Buckwheat Kasha

Next time you’re hankering for oatmeal, try this hearty Russian porridge instead.

Buckwheat Kasha

Kasha” is a catch-all term meaning “porridge” in Russian, but the consistency of this dish is more like rice than oatmeal. If you can’t find roasted groats, roast them yourself in a dry pan over medium heat for five minutes, stirring occasionally.

Makes four servings
Prep time: five to 10 minutes
Cook time: 20 minutes


  • 2 cups chicken or beef broth, or water
  • 1 egg, lightly beaten
  • 1 cup roasted, cracked buckwheat groats
  • 2 tbs. butter
  • Salt to taste


  • In a saucepan, bring broth to a simmer over high heat; then reduce heat to low to keep broth warm.
  • In a bowl, combine the beaten egg and roasted buckwheat; stir until buckwheat is evenly coated.
  • Warm the butter in a skillet over medium-high heat. Add the buckwheat-egg mixture and toss until the buckwheat kernels are evenly coated with the butter. Sauté until the egg has dried and the kernels are separated, stirring constantly, about two minutes.
  • Add broth to the skillet and bring to a simmer, stirring. Cover and reduce heat to medium-low; simmer until the liquid is absorbed, seven to 10 minutes. Salt to taste and serve immediately (try topping with butter or a fried egg). Refrigerate for up to three days.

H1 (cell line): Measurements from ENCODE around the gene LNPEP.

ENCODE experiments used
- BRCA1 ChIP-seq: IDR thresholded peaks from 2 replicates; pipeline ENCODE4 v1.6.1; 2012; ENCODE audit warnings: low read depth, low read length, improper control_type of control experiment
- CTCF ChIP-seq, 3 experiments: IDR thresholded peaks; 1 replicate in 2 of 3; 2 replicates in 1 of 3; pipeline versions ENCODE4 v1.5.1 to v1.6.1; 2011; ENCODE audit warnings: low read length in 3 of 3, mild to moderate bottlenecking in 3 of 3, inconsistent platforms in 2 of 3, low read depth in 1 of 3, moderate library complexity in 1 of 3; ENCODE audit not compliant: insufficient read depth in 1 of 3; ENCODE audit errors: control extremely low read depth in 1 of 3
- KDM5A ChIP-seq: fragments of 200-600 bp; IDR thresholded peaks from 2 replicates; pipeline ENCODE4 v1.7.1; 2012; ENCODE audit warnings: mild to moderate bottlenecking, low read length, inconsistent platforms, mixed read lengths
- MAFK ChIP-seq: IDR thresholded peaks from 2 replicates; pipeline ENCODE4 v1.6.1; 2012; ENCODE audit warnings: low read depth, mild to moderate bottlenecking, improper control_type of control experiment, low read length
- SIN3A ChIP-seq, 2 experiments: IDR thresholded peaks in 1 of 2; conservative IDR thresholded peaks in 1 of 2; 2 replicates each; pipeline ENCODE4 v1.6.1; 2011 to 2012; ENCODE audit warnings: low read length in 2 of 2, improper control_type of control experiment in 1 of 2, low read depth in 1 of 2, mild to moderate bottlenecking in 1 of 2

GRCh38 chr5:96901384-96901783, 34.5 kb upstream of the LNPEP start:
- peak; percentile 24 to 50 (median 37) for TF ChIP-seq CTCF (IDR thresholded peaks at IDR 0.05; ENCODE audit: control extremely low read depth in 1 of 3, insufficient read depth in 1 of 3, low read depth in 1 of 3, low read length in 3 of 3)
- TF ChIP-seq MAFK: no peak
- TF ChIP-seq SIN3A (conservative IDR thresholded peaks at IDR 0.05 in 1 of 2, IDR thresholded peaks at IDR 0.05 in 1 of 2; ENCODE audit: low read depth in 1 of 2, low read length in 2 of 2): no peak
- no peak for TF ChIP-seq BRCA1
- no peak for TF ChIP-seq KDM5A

Tip: Buckwheat is a gluten-free, whole-kernel grain that’s high in antioxidants and fiber.

Why No Numbers? Readers sometimes ask us why we don’t publish nutrition information with our recipes. We believe that (barring specific medical advice to the contrary) if you’re eating primarily whole, healthy foods — an array of sustainably raised vegetables, fruits, nuts, seeds, legumes, meats, fish, eggs, whole-kernel grains, and healthy fats and oils — you probably don’t need to stress about the numbers. We prefer to focus on food quality and trust our bodies to tell us what we need.  — The Editors

This originally appeared as “Hearty Traditions” in the December 2017 issue of Experience Life.

is a U.S. Navy translator, food blogger, and nutrition enthusiast. He is the author of two cookbooks, The Ancestral Table: Traditional Recipes for a Paleo Lifestyle and Paleo Takeout: Restaurant Favorites Without the Junk. His third cookbook, due in spring 2018, will focus on heritage-inspired cooking.

Photography by Russ Crandall

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